Southern California city grants elephants the right to freedom, first in the nation
Ojai, California, became the first city in the nation to recognize elephant rights after it passed a recent ordinance protecting the animals.
The ordinance, which passed 4-1 in a city council vote Tuesday, will take effect on Oct. 26.
The legislation grants elephants “freedom from forced confinement, extraneous control, or restricted choice imposed by any person,” and says that the rights granted “entail the ability to act autonomously without restraint, coercion, or control by any person.”
The new ordinance forbids keeping elephants in captivity in most cases, such as for public display at a zoo, for breeding or for entertainment. Exceptions are carved out for sanctuaries accredited by the Global Federation of Animal Sanctuaries and for facilities that allow elephants to act naturally in a habitat similar to those in the wild.
A report from the city council cites the work of some animal researchers who say that since elephants have long-term memory, the ability to learn, self-awareness and empathy, the animals deserve similar rights to those of human beings.
City officials framed the ordinance as advancing societal progress.
“It isn’t a joke. We can do some real good here, as well as being on the right side of history. Let’s encourage society to evolve its basic understanding of its relationship to all nonhuman entities,” said Ojai City Councilwoman Leslie Rule, who first introduced the ordinance, according to the California Globe.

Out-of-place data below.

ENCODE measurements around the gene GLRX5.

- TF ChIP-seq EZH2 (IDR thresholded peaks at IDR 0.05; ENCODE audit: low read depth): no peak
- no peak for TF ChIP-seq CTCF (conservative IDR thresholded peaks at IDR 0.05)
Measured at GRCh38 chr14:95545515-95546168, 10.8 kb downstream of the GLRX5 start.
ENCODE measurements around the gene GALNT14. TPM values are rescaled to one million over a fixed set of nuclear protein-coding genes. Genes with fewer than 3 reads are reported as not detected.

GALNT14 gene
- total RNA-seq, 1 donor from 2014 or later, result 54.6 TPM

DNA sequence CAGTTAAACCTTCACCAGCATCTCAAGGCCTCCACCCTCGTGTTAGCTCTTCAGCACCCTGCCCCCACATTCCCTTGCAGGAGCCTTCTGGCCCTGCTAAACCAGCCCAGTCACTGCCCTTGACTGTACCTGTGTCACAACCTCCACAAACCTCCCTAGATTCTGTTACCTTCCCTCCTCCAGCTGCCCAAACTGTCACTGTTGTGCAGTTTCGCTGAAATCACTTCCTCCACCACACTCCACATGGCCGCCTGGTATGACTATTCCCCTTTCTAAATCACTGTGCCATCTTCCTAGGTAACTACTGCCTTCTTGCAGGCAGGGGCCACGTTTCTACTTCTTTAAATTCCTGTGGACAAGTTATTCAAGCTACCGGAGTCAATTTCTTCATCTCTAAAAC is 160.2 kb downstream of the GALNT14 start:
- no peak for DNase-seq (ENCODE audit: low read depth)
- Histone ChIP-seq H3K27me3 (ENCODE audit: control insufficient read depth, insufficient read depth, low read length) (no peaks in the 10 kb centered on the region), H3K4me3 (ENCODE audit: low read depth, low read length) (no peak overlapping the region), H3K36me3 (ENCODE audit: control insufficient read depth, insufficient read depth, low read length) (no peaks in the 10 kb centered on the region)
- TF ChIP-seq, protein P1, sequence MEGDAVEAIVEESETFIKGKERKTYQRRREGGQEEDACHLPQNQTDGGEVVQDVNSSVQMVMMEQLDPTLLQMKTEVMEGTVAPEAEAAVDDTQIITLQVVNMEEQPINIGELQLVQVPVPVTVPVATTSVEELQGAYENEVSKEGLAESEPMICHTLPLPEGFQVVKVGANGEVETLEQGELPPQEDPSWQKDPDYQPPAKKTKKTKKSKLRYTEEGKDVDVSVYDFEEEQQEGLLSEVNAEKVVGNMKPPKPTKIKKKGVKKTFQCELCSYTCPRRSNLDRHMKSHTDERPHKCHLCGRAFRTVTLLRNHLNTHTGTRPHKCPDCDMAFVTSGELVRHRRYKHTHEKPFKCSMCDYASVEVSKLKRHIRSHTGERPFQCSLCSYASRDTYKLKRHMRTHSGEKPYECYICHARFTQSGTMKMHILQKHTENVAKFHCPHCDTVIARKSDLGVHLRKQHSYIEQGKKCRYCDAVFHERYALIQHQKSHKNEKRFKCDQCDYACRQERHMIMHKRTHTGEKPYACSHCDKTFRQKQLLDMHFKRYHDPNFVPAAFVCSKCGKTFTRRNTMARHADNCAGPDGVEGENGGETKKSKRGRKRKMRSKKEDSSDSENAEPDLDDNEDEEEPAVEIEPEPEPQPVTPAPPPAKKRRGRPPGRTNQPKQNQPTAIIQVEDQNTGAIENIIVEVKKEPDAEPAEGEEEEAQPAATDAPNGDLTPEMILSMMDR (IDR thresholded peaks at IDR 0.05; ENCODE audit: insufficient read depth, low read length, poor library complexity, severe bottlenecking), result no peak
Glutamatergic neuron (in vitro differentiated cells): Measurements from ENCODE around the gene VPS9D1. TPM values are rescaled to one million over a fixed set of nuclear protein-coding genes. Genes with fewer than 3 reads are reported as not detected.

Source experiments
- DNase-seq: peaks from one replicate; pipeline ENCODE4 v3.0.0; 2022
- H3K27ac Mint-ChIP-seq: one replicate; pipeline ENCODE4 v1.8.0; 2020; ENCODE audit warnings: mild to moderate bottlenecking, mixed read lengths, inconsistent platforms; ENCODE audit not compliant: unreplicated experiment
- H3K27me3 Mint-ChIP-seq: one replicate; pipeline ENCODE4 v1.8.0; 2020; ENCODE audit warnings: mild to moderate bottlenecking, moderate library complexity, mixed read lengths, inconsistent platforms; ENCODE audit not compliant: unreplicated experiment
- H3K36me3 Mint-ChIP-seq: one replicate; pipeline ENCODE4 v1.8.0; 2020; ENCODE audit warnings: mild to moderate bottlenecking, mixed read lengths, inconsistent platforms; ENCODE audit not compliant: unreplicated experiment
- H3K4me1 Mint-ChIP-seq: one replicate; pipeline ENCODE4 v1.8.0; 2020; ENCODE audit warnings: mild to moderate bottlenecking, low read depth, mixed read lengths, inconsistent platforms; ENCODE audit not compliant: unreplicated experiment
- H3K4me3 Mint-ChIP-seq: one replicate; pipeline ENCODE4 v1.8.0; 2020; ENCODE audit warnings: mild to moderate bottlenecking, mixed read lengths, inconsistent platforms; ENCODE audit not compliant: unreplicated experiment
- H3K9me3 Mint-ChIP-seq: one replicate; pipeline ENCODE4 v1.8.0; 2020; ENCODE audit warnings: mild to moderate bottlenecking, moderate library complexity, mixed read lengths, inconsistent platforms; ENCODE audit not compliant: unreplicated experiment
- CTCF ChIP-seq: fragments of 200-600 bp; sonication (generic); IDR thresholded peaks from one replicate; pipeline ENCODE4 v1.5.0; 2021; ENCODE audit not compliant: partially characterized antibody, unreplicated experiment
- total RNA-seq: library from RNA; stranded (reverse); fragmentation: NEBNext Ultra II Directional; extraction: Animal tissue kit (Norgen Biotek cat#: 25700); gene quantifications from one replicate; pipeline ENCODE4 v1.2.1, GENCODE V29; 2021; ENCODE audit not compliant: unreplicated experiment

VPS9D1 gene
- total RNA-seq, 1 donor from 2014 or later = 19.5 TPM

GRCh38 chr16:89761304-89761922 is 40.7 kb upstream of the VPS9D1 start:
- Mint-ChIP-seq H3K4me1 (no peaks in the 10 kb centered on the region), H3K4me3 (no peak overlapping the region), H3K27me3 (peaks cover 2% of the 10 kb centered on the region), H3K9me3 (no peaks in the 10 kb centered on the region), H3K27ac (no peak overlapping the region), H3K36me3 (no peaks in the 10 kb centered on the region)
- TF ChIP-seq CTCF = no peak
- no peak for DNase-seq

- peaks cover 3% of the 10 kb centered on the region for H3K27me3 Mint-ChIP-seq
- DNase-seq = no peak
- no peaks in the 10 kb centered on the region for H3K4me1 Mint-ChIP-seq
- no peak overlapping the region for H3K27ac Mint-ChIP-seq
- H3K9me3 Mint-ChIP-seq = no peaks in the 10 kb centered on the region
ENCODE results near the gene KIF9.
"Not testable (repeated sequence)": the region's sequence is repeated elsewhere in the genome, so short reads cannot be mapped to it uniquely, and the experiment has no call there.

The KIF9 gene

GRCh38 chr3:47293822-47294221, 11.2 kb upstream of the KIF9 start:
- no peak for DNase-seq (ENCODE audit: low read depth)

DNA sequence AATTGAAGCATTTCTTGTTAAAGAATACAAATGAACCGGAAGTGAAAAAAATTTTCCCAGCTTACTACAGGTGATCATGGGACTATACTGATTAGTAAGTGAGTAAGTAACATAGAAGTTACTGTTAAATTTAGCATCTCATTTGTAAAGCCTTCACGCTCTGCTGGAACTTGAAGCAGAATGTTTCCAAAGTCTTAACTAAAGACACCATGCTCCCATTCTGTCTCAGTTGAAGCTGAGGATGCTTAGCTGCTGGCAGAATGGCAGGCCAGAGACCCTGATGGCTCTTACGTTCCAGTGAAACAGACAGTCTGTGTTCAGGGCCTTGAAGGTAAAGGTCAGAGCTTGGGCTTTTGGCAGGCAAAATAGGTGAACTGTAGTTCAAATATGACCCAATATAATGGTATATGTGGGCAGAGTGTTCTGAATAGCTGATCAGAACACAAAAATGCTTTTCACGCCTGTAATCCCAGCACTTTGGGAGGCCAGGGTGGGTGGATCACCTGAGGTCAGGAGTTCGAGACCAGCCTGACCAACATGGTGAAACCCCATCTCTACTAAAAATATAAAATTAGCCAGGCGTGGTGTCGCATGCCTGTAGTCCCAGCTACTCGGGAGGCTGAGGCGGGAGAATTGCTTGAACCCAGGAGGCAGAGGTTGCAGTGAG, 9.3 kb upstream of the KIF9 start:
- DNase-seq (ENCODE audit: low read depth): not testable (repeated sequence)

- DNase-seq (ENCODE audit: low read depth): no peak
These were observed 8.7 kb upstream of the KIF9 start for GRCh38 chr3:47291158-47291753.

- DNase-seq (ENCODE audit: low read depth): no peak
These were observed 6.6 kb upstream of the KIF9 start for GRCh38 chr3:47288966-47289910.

There are no zoos currently in Ojai, and the ordinance, restricted specifically to elephants, does not apply to the nonprofit Ojai Raptor Center. The closest zoos to Ojai in Santa Barbara, California, and Moorpark, California, do not have elephants at their facilities.
The new ordinance was written with the aid of the nonprofit Nonhuman Rights Project. In a statement, the group cheered the first-in-the-nation decision to recognize the freedom of elephants beyond the purview of animal welfare laws.
“This legislation is historic. It’s indisputable that elephants suffer when deprived of their freedom and that animal welfare laws can’t end their suffering. … we are proud to support this first-of-its-kind ordinance, and we commend the Ojai City Council for standing up for what is necessary and just,” the Nonhuman Rights Project said in a statement.